Gluing up can be a frantic time.
And if you’re like me, it’ll be messy too.
But how much should we be planning ahead, before we get it all stuck together?
When we glued up the top for our Hall Table build, we received a few questions on this topic.
They were good queries, pondering over grain direction and alternating growth rings.
So I thought we’d cover this in a little bit of detail.
The text book thoughts on this:
– Always alternate the growth rings on consecutive boards (for stability).
– Try to ensure the grain runs in the same direction throughout a glued board (for ease of planing).
In a perfect world we’d follow the above.
But then we’d also have nice clear boards, with nice straight grain.
With the glue up in question, I was dealing with some cherry boards that were gnarly, sappy, and belonged on the scrap pile.
Grain direction barely occurred to me, as I tried to salvage something that would pass off as acceptable, visually.
I didn’t even alternate the growth rings. I couldn’t, I had no choice.
Since every job is different, here’s a few thoughts on how, why and when I’ll layout boards for a glue up.
What’s The Priority?
- Structural Stability?
- Ease of Working?
Generally I’d consider stability first.
If stability is going to be important then I make sure that the growth rings are alternating.
Boards want to cup as they loose moisture.
The amount they move varies a lot.
So if you have wide boards with obvious growth rings, alternating them will be very effective in keeping the glued up board flat throughout its life.
Surprisingly though, many designs will do a good job at holding a board flat without this.
Carcase sides that are dovetailed,
A framed panel,
A top secured down to a wide frame.
These will struggle to move if they wanted to.
But what if your board is not fully supported?
Let’s say a chest lid hinged along one edge, or a stool or table top with legs shoved straight in to it.
In these examples the board is pretty much free to move.
So alternating the growth rings will certainly help to minimise the cupping over time, and in that case I’d prioritise it when planning my glue up.
Next comes beauty.
In our Hall Table, it’s not a top that’s being held by a single point.
It’s fixed to a frame using buttons.
This is an ideal situation that gives flexibility for the timber, whilst also holding it firmly down.
The frame will hold it flat here.
So with a top like this I go with what looks prettiest instead. After all, it is probably a focal piece.
Often the inside of a board is very different to the outside visually.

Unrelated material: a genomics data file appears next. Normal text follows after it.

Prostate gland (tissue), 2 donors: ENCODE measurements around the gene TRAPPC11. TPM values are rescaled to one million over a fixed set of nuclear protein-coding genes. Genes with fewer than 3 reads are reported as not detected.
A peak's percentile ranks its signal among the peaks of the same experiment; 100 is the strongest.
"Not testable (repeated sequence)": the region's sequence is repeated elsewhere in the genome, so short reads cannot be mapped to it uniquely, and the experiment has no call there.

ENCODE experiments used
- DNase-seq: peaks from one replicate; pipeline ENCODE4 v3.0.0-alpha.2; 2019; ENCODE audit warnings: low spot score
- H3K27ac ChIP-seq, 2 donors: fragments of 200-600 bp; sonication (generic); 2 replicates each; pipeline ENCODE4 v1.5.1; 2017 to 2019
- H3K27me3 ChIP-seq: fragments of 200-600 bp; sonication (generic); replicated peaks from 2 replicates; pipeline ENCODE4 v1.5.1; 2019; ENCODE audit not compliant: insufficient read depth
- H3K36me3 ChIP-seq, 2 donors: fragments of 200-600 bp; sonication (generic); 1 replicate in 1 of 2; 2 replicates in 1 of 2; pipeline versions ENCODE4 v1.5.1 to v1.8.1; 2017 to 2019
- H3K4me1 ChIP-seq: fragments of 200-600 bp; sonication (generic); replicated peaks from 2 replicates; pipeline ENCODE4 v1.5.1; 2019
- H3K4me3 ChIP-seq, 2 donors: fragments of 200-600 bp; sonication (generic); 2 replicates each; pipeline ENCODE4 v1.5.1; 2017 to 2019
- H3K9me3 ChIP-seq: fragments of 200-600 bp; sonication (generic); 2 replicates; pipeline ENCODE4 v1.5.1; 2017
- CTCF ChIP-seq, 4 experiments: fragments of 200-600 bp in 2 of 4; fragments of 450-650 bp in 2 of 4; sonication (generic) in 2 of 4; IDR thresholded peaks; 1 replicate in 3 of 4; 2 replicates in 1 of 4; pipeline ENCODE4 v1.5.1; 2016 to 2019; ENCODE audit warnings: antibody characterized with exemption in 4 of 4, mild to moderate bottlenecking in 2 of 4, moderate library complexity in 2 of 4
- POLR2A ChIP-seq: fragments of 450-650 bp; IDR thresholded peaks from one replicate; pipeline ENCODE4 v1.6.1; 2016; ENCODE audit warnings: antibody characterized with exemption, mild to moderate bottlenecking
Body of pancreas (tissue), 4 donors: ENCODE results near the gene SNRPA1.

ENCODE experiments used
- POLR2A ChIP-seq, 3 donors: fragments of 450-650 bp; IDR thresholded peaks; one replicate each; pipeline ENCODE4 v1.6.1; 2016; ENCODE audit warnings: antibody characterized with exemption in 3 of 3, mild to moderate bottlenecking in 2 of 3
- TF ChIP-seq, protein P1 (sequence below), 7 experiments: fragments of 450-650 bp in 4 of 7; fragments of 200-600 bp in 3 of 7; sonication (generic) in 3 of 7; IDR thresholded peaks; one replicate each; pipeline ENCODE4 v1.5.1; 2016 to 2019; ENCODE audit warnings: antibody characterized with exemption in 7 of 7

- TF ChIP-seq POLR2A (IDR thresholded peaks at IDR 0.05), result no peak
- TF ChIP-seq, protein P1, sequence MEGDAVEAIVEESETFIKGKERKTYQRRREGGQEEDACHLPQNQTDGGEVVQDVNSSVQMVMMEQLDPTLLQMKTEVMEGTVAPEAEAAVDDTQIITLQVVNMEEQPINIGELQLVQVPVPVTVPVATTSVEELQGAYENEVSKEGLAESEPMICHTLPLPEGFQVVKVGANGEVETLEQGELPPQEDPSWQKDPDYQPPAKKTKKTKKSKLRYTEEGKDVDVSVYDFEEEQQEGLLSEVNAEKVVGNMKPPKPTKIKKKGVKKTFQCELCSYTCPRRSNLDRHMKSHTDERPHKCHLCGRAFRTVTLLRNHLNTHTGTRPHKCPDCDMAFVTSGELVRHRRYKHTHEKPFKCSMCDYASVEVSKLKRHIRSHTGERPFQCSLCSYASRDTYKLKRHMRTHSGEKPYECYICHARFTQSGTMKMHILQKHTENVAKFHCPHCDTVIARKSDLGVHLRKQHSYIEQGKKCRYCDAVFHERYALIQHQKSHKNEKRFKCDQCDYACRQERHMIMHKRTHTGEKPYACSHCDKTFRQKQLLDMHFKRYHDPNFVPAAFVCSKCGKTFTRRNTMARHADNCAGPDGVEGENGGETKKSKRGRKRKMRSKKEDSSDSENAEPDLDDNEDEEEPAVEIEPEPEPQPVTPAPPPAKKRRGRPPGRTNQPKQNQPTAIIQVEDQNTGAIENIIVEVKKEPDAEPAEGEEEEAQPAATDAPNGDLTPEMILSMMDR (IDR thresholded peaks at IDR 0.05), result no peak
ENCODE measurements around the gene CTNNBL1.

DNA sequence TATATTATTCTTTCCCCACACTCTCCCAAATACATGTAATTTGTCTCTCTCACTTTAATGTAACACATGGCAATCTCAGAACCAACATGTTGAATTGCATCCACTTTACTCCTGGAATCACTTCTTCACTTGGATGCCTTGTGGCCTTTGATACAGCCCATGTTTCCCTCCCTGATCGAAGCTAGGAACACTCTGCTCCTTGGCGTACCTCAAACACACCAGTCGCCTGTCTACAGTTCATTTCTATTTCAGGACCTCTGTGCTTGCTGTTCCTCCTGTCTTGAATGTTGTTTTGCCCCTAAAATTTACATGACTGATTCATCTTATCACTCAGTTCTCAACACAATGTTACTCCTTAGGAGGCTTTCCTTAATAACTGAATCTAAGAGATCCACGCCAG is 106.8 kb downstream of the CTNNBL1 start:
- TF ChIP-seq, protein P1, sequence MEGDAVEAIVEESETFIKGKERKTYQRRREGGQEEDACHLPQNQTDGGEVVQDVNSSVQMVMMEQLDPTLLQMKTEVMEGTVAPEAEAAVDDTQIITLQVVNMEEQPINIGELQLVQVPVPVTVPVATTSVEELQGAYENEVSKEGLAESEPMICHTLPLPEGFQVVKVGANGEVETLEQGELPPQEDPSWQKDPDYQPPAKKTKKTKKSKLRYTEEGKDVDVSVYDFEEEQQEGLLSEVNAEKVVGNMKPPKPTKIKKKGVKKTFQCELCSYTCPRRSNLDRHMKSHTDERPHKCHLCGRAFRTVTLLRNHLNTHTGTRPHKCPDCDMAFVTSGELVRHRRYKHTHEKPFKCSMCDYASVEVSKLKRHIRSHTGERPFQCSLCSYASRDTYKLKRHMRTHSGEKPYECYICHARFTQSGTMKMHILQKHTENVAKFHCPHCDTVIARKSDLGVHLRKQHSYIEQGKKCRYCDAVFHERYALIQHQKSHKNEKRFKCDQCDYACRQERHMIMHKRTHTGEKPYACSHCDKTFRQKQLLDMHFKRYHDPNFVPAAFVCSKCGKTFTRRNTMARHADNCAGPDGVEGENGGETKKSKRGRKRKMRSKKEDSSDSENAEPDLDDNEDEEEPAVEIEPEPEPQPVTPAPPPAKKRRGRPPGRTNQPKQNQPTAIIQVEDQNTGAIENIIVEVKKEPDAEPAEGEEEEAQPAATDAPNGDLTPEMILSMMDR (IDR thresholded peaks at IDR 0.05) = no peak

By alternating the growth rings you’re likely to get a problem with colour matching.
So what about the grain direction?
The idea of making sure that the grain runs in the same direction when gluing boards together is certainly sound.
It’ll make it easier to plane up and avoid nasty tear out and such.
The trouble is though, even in one board the grain’s going to come back at you at some point.
On the face of a wide board you’ll often find that on one half of the board’s width the grain is going one way, and on the other it’s going the opposite.
Because trees have twist in them as they grow.
When you’ve got a top to glue up out of two, maybe three wide boards, the chances are that you’ll have some alternating grain to deal with however they’re laid out.
You can certainly optimise, but altering the layout when there’s only a small number of boards can make a big impact visually.
Again, I would say with a top like this, go with what looks prettiest.
Because ultimately, it’s our job as craftsman to work the wood and make it look its best.
Not let the wood work us.
Your approach to planing can minimise any deep ragging out.
And when setting up for smoothing, I can plane in any direction, without tear.
That’s all about getting the plane set up right.
When Ease of Work Comes First.
There are builds when it makes a lot of sense to ensure the grain all runs in the same direction.
Something like a laminated workbench top.
When I built workbenches I was deliberately over the top with my wood selection.
I made sure I had plenty to pick through so that matching colours wasn’t difficult. If I came across a laminate I didn’t like it got demoted it to a different project.
Because the workbenches had to be perfect.
If a top was laminated I always tried to get as much of the grain running in one direction as possible.
This is preferable and much more beneficial when there’s a large number of narrow edges to be planed, rather than the wide faces.
Ready for your next glue up?
If you can give thought to all three of these aspects when gluing up boards, then you’re laughing.
But I find that in some builds prettiness wins, sometimes you’ve got to optimise for stability.
Ignore the text books, and let the job in hand tell you.
P.S Our Hall Table Video Series has completed today.
We’ve been thrilled with your response, thank you to everyone who’s watched along.
The details for this Series have been updated, and you can learn all about it here.